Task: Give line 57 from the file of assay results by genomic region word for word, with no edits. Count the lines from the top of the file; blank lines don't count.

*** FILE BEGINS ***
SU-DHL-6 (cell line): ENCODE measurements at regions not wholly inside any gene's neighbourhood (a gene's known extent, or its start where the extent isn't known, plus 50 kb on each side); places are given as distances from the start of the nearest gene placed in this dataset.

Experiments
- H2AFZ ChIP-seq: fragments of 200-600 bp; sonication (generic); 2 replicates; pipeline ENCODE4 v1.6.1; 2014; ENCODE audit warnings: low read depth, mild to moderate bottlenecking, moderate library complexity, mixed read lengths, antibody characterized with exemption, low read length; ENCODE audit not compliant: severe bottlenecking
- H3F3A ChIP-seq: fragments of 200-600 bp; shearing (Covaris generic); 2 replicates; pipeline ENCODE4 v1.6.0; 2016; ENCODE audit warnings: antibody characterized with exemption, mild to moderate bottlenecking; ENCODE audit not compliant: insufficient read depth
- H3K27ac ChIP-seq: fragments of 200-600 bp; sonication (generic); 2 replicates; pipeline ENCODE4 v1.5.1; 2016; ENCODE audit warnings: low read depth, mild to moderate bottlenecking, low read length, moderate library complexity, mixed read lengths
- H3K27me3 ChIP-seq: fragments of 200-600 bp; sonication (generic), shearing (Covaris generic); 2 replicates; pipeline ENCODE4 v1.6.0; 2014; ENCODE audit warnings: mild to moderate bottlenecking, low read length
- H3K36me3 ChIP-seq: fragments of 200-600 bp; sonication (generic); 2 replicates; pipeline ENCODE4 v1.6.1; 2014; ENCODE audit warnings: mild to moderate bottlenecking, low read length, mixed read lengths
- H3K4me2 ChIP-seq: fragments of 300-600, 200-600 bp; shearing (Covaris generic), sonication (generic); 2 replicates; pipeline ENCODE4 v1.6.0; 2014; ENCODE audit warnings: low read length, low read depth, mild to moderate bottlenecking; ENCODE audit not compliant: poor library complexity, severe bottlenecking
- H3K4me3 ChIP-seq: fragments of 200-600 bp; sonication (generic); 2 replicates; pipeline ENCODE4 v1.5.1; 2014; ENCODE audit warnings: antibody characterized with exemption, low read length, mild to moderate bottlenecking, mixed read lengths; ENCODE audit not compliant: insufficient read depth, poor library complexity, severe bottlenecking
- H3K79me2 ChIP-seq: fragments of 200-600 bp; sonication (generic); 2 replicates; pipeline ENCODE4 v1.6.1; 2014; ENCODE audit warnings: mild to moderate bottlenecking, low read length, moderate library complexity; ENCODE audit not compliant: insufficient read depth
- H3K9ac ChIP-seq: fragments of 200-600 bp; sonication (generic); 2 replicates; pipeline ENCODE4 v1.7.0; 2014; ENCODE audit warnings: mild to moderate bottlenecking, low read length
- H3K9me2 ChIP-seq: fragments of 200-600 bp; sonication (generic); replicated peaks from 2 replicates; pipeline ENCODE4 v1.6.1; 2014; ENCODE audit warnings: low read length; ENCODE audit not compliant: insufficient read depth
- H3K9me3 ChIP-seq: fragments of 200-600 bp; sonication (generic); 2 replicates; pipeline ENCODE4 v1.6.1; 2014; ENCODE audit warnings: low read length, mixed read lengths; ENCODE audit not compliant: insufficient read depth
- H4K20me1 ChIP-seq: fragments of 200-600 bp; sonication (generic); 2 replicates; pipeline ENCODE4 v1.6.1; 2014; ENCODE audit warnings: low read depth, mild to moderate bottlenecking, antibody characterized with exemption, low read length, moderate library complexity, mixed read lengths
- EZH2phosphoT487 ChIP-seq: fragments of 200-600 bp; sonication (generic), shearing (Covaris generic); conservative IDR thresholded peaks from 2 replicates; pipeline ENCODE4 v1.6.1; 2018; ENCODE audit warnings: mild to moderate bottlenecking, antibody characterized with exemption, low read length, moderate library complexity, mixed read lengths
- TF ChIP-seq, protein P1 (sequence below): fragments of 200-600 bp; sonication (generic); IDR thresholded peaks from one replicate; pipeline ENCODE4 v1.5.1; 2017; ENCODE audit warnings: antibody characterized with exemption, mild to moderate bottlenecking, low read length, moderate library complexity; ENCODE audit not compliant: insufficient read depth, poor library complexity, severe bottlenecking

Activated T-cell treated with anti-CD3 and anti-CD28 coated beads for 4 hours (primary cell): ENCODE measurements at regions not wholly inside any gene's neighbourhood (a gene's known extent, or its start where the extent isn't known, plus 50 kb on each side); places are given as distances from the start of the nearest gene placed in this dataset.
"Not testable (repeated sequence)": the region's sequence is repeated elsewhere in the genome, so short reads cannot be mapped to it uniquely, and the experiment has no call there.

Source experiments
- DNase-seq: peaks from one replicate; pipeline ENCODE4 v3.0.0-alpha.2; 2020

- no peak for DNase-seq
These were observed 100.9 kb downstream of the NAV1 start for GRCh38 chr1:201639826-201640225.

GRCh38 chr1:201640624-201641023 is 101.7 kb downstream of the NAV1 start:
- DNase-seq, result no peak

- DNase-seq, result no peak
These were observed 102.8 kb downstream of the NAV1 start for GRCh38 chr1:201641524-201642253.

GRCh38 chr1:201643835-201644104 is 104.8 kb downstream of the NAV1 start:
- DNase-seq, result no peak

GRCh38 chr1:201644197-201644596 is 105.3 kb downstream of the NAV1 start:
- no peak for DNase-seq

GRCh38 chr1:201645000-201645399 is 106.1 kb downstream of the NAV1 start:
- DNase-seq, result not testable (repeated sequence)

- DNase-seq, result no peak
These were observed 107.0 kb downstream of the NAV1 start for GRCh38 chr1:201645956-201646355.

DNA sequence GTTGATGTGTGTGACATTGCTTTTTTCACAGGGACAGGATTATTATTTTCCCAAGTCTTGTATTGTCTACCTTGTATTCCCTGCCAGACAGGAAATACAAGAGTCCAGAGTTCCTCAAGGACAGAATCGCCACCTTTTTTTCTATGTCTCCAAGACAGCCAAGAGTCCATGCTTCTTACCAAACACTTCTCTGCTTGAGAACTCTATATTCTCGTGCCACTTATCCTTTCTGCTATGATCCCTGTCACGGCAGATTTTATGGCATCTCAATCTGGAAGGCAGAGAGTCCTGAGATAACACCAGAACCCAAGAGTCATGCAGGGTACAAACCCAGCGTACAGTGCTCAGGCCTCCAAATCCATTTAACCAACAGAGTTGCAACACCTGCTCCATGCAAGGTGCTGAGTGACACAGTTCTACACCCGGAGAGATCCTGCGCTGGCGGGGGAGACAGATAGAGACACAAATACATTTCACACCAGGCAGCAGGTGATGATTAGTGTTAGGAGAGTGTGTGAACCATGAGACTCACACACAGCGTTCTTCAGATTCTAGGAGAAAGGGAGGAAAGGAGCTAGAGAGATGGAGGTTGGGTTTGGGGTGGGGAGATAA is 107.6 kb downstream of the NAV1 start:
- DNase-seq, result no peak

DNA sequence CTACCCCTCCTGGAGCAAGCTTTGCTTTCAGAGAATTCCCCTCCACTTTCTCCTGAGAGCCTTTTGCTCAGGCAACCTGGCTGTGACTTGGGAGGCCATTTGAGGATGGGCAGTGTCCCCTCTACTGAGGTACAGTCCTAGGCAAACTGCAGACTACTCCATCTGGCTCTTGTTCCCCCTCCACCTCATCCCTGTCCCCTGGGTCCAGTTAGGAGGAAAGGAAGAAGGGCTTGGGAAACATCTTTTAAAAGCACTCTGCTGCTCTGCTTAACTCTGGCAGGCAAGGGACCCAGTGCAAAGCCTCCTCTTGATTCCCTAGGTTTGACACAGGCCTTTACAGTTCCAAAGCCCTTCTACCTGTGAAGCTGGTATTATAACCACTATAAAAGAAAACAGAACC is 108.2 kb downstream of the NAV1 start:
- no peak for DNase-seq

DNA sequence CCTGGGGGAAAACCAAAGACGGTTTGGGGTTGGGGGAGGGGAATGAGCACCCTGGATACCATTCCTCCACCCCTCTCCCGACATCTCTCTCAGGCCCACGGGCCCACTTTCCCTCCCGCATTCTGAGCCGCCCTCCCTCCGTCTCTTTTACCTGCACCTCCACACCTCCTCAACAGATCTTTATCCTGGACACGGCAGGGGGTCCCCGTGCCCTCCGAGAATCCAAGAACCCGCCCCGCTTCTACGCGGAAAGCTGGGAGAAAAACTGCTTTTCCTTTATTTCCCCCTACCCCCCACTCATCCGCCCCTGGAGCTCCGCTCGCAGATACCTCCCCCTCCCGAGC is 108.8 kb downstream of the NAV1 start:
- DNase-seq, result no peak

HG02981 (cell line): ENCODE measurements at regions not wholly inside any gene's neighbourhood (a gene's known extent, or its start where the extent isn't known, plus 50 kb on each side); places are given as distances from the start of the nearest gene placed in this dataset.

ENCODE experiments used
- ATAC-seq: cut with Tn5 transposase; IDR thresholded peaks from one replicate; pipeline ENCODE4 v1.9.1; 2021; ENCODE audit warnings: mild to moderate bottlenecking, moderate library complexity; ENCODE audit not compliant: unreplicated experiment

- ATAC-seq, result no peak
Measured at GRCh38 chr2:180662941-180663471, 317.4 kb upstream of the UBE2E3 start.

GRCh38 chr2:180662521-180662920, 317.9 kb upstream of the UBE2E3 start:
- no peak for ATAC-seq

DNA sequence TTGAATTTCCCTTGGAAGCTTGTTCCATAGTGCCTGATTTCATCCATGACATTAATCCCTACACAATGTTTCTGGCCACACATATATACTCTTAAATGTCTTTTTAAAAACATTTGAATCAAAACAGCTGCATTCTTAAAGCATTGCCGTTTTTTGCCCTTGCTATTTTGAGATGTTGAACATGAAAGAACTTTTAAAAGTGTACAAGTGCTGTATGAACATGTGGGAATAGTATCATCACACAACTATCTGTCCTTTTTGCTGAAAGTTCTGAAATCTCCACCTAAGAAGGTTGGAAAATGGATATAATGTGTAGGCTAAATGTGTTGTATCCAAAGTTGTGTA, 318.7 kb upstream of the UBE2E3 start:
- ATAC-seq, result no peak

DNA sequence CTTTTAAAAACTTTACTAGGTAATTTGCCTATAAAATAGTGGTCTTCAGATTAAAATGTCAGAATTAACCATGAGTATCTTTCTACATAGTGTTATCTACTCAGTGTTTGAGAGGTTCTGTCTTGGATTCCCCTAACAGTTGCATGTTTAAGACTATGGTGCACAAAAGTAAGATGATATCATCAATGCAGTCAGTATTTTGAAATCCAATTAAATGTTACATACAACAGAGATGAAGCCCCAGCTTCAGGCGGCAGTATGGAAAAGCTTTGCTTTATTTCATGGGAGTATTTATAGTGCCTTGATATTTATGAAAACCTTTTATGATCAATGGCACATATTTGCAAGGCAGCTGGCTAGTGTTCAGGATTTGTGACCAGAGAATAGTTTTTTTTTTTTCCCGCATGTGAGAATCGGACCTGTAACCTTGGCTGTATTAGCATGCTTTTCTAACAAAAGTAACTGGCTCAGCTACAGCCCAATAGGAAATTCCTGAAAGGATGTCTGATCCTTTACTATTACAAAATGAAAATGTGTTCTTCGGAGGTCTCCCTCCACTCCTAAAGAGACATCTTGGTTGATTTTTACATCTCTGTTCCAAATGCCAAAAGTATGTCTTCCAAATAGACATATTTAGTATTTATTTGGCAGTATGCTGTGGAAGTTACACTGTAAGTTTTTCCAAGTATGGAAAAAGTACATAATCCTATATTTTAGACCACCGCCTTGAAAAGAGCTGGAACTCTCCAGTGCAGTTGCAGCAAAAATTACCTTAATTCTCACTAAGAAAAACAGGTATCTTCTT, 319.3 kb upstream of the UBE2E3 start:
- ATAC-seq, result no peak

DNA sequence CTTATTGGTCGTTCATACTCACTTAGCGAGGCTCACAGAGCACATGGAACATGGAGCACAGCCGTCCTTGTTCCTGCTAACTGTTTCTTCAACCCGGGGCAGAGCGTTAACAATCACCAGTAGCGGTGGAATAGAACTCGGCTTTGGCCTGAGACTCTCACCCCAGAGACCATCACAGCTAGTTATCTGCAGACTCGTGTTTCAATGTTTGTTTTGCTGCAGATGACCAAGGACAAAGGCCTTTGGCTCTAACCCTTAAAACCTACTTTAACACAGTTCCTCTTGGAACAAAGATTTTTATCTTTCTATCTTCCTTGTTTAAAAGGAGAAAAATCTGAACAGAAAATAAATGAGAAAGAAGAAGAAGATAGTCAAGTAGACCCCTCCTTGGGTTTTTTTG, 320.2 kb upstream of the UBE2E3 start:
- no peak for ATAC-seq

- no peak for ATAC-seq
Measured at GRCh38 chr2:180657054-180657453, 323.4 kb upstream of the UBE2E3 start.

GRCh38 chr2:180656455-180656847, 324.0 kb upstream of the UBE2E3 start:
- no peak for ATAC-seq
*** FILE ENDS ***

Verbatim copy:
- no peak for ATAC-seq